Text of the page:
Judicial precedent refers to a process in which decisions in legal cases are used to set a standard for cases thereafter. Lower courts are supposed to be bound by the decisions made in superior courts. Not following the prior standards is not supposed to be an option for a court. There are, however, certain techniques that can allow judges to avoid precedents. This system is generally attributed as originating from English law.
Stare decisis is a Latin term that can be translated as to stand upon decisions. This is the underlying principle of judicial precedent. According to this rule, if a legal question has already been answered or interpreted, that decision should be used in all cases involving the same question thereafter. Superior court decisions can reverse precedents that have developed in lower courts. When decisions are made by superior courts, however, these decisions are binding and must be respected by all inferior courts in that jurisdiction.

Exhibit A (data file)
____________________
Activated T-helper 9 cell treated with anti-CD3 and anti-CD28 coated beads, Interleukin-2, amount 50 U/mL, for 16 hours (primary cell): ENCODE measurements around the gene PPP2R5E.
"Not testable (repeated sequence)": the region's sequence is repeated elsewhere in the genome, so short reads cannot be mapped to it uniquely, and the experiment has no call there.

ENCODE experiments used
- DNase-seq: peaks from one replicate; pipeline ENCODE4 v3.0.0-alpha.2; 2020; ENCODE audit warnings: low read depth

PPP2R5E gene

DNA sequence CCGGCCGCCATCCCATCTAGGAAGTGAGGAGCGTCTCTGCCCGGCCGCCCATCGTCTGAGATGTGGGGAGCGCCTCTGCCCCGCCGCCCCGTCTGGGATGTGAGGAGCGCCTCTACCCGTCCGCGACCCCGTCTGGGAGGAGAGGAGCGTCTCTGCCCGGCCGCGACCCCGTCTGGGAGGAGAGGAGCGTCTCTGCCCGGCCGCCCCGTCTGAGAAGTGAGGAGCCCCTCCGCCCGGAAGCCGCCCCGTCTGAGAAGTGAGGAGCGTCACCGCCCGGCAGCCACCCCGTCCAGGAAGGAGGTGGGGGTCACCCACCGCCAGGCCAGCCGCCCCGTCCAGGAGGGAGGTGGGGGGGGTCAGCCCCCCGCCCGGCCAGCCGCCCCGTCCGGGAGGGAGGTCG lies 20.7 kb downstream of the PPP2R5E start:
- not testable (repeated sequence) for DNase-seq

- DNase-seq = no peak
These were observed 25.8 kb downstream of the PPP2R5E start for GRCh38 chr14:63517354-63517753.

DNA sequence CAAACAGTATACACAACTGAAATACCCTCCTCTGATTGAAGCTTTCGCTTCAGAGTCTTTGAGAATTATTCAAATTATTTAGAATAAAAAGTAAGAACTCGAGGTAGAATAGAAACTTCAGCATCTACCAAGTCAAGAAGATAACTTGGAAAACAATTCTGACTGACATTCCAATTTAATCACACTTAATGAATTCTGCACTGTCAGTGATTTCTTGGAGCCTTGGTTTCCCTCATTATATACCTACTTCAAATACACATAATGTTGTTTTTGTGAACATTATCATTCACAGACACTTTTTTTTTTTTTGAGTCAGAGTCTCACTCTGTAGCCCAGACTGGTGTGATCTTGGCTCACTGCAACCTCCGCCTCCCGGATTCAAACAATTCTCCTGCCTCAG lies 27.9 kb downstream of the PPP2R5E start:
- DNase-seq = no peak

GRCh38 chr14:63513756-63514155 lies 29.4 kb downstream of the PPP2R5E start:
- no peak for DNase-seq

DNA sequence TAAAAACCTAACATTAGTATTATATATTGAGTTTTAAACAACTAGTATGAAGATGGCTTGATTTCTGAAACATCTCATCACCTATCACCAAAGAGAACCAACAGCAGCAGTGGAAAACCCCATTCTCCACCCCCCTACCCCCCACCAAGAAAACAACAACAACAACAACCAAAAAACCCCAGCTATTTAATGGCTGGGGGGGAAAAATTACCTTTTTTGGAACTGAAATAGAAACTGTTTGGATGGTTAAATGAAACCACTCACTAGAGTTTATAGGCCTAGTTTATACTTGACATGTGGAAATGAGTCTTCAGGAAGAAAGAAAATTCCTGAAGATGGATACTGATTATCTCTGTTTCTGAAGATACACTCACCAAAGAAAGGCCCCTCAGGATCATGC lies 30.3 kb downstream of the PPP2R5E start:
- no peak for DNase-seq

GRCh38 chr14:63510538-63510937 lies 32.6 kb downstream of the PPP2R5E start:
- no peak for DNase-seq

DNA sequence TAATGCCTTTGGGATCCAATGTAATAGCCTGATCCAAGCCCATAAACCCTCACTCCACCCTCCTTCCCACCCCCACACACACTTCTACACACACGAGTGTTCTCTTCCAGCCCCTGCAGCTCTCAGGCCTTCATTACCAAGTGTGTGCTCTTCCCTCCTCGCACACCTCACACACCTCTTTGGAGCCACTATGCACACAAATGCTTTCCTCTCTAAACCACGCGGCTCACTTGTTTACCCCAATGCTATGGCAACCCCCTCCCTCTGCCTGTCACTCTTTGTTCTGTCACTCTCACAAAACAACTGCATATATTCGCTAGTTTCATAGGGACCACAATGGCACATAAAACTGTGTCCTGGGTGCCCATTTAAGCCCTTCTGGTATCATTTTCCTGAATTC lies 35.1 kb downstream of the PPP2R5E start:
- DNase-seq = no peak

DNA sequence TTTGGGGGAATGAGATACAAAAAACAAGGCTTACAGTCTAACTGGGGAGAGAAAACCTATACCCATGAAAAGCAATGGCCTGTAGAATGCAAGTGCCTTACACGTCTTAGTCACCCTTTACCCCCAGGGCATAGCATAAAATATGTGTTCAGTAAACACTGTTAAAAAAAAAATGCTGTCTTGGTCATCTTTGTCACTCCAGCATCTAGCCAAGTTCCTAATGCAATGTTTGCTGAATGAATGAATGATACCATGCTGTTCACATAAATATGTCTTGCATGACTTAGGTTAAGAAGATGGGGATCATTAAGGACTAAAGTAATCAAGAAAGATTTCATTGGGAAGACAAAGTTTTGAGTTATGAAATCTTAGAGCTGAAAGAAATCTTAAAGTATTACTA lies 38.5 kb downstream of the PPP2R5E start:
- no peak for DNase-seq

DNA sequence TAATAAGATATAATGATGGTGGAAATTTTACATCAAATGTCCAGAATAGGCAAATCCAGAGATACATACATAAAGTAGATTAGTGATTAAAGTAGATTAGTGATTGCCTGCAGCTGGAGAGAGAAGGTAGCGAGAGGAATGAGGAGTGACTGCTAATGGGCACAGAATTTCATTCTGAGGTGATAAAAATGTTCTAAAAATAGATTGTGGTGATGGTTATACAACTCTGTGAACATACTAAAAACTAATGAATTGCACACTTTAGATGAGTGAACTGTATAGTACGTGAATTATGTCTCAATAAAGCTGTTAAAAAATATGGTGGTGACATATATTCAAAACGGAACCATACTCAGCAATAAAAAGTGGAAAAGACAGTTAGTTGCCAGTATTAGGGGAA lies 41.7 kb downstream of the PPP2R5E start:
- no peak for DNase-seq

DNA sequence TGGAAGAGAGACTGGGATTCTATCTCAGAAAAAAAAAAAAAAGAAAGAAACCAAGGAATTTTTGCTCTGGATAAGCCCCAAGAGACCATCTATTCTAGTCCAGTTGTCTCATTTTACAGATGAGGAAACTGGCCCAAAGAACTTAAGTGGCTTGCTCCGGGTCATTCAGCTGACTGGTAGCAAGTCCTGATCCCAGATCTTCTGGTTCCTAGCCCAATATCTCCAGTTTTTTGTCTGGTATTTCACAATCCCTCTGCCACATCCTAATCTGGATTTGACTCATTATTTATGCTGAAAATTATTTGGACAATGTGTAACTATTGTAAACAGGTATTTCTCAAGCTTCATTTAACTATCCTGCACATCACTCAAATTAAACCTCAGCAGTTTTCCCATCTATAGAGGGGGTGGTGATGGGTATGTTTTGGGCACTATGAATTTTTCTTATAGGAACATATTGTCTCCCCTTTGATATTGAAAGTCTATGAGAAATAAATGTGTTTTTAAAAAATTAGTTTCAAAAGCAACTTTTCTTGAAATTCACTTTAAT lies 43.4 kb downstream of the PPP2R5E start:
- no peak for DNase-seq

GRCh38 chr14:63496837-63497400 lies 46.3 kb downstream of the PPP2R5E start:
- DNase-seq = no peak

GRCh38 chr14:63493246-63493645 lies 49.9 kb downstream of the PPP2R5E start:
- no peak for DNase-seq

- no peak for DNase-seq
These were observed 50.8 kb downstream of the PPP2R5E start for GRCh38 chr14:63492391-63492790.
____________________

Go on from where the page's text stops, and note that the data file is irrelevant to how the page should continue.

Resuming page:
In legal systems where judicial precedent is used, one of the primary motives is consistency. The law is not meant to be a matter of personal whim but rather a system based on solid, justifiable principles. Judicial precedent makes the legal system consistent. When there is inconsistency in a legal system, justice is generally considered to be jeopardized.
Consistency is not the only advantage of judicial precedent. This system also provides a measure of predictability. As decisions made in the past can be reviewed ahead of a trial, it is often possible to predict or to make an educated guess as to what the outcome will be.
One case can only be considered a precedent for another if the legal question involved is the same. For example, a case may determine that making traffic stops based on perceptions of race and criminality is a violation of civil rights and therefore that any resulting charges must be dismissed. In all other cases where this issue arises, this conclusion should be applied.
For judicial precedent to apply, there generally needs to be similarity between the cases involved. The facts in two cases do not need to be identical, but they must be relevant. Judges may sometimes use this as a loophole to escape a binding decision. They can do this by considering the facts in one case to be different enough from those in another that the older case is not relevant and therefore is not binding as a precedent.